America's strides

Discussion in 'The Watercooler' started by Lothlorien, Aug 28, 2008.

  1. Lothlorien

    Lothlorien Active Member Staff Member

    I am reposting Mutt's original post. It was originally moved to stop this from getting political. This is a reminder that this discussion is about the strides our country has made over the last 100+ years and in no way to represent anything political. Please do not tell us who you are voting for in this election or why and please DO NOT KNOCK any candidates. Thanks....Loth

  2. tiredmommy

    tiredmommy Site Moderator

    I agree, muttmeister. When Duckie asks me if she could one day be president I can feel confident in saying "YES". This is especially relevant today, on the 45th anniversary of Dr Martin Luther King's "I Have A Dream" speech in Washington, Difficult Child.
  3. DammitJanet

    DammitJanet Well-Known Member Staff Member

    I so agree with both of you. It doesnt matter to me what party I happen to be, I am proud that this country has come to the point that it shouldnt matter the color of one's skin. Last I looked, we all bled red.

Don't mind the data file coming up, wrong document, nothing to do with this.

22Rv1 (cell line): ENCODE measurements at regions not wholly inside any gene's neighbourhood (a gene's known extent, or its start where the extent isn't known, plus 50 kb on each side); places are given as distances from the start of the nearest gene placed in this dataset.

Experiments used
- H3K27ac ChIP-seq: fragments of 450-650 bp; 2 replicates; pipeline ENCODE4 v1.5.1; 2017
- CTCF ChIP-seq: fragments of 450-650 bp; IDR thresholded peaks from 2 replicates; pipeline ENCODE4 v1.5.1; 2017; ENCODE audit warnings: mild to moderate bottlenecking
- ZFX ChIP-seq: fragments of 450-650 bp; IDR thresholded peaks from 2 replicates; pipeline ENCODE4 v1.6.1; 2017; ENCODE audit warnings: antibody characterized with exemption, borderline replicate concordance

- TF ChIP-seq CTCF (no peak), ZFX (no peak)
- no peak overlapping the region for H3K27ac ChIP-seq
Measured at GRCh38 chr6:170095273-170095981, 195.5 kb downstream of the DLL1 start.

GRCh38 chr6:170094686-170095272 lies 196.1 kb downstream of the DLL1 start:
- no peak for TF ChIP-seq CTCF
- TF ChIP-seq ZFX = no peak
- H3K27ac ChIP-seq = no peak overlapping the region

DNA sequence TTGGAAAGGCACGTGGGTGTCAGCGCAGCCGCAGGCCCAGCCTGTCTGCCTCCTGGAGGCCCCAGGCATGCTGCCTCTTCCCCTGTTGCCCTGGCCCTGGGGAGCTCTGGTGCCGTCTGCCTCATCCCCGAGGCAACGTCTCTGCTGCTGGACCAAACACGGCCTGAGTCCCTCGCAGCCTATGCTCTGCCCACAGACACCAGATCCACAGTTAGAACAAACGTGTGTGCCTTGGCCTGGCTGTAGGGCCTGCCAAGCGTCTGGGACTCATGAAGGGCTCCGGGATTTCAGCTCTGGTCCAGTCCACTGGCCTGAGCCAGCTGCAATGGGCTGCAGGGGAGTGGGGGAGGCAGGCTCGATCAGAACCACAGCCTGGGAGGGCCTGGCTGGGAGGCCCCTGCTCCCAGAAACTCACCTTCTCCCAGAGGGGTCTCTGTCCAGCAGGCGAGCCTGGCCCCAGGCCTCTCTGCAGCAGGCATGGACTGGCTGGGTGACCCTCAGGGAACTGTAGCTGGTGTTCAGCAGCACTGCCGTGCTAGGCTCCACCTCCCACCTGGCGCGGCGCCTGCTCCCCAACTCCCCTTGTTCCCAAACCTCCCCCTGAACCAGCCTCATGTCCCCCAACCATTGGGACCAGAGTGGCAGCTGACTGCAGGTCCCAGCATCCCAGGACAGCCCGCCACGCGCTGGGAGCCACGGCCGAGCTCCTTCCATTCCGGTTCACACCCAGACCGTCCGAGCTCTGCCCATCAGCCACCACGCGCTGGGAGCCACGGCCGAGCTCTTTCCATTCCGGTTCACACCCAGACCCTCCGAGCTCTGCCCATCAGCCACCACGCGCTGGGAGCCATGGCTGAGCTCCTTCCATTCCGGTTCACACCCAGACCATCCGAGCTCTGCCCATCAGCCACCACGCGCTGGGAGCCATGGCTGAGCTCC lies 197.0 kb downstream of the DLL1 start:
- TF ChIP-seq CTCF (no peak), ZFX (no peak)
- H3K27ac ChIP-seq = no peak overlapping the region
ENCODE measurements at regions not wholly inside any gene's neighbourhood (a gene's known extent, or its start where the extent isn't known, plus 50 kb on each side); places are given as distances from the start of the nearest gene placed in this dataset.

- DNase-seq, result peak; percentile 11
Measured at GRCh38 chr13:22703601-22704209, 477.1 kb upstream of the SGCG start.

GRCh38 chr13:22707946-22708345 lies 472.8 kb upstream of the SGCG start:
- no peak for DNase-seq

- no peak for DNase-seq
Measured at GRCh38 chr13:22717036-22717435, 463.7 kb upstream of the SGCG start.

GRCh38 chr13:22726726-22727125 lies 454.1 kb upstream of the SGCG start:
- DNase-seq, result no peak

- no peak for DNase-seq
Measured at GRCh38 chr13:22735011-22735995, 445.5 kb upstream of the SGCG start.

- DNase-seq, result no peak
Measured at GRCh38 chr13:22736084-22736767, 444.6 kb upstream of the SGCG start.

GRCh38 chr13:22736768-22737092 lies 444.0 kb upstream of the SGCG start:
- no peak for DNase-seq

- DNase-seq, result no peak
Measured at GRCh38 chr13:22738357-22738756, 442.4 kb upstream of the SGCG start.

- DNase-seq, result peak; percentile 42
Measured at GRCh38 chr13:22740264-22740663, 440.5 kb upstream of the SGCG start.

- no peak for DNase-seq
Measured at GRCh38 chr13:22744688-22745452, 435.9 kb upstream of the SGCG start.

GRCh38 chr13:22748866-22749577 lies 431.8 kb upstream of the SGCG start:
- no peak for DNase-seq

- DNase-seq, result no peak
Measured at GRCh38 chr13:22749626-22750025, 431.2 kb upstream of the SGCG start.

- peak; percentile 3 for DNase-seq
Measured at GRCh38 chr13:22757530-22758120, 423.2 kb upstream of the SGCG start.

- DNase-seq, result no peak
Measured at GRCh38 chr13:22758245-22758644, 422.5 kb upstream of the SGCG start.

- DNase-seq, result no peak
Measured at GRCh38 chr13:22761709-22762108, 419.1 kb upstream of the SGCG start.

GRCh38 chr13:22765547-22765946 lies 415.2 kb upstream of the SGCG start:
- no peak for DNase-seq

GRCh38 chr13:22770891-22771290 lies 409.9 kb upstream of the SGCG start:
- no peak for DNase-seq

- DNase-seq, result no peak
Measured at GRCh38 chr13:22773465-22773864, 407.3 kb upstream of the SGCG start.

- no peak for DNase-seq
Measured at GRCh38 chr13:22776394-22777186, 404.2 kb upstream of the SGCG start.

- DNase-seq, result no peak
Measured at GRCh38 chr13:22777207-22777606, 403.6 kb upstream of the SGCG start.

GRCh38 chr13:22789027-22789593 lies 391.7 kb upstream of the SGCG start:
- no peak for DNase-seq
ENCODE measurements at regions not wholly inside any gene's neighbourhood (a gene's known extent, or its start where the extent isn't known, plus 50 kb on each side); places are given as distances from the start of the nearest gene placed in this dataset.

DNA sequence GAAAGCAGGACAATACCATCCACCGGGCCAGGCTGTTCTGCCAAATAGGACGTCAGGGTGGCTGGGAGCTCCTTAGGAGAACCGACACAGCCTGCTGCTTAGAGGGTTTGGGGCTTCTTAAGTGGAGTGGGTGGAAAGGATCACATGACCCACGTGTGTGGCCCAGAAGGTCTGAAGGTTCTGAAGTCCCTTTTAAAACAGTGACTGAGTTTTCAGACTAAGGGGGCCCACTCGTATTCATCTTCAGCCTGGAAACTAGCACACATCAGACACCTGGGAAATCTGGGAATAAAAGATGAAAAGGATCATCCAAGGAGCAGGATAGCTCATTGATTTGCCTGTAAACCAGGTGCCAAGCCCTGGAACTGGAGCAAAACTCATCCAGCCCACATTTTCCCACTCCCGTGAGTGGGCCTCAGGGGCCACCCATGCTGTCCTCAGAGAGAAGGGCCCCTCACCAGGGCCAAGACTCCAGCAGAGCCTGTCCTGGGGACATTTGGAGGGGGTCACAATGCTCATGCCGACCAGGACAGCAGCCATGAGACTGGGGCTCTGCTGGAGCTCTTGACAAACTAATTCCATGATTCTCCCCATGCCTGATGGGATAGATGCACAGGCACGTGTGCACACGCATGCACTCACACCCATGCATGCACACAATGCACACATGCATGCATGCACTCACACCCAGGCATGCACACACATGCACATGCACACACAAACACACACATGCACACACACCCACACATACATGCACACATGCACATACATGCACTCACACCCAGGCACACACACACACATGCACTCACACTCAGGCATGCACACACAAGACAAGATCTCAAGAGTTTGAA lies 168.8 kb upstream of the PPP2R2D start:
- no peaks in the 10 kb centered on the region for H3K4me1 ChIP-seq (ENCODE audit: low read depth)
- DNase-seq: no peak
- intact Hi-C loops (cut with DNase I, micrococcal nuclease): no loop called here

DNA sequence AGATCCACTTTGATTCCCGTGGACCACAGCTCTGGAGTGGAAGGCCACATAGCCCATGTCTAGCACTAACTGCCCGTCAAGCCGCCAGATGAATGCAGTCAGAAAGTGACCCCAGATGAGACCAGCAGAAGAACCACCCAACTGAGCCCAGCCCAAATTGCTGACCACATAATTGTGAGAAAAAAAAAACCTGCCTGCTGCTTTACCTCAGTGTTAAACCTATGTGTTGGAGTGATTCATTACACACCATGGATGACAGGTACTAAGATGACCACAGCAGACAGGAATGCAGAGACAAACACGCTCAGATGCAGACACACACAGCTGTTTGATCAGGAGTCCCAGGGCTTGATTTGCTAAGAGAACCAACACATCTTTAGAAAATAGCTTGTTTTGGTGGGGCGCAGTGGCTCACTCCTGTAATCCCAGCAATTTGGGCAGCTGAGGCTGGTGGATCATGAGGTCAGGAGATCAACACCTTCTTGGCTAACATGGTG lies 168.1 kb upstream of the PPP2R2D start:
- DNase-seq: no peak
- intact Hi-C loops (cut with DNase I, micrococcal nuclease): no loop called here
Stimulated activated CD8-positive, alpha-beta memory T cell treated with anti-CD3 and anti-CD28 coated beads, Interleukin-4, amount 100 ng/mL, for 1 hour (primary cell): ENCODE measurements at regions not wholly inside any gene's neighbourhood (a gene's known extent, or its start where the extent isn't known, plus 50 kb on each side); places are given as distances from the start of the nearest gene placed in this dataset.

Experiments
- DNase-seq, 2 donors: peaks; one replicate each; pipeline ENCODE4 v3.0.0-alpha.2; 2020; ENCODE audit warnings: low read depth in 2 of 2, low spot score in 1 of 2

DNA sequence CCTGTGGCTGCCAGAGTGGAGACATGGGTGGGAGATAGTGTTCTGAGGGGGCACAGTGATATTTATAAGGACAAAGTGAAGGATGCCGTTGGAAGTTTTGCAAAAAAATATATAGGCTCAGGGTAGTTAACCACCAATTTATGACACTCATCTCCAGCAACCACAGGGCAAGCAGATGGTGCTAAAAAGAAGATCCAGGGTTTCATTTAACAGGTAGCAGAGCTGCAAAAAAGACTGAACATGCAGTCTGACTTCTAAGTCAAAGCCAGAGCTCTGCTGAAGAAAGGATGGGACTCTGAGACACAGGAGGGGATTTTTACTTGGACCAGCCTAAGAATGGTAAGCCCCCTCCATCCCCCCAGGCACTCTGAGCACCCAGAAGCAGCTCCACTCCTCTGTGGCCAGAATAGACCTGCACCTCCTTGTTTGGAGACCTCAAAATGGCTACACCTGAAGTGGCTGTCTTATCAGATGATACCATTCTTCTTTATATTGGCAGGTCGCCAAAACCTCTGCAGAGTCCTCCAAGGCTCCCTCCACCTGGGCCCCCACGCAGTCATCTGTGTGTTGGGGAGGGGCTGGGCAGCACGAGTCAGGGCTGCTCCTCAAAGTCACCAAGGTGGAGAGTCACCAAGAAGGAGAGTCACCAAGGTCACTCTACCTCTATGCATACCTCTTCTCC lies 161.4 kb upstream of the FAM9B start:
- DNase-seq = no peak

4. meowbunny

    meowbunny New Member

    I remember when Shirley Chisholm ran for President. She was serious. The nation either laughed or reviled her. Ditto the Rev. Jesse Jackson. Geraldine Ferraro was selected as the VP candidate basically because the Dems knew they had no chance of winning and wanted to make a statement.

    Both Hillary Clinton and Barack Obama truly had/have a chance of winning. These are not "joke" candidates. It is wonderful that we can finally say that yes, anyone can become President (of course, it helps to have $$ and the right backing).

    Kudos to the USA for growing up and not judging a person by sex or race but rather by their chances of truly winning (now, if only we could get someone because they truly are the best person for the office).
  5. Lothlorien

    Lothlorien Active Member Staff Member

    From Women's Sufferage to this...truly an amazing thing to be witness to!
    Last edited: Aug 28, 2008
  6. witzend

    witzend Well-Known Member

    I watched a documentary three or four years ago about Title IX of the Education Amendments of 1972, and where we are with it today. It was called "Dare to Compete: The Struggle of Women in Sports" It was a real eye opener as to how acceptable it still is to make women seem like less than men. I highly recommend watching it. You should be able to find it at the library.

    Title IX was the law that gave women equality in education - and thereby college scholarships for women athletes.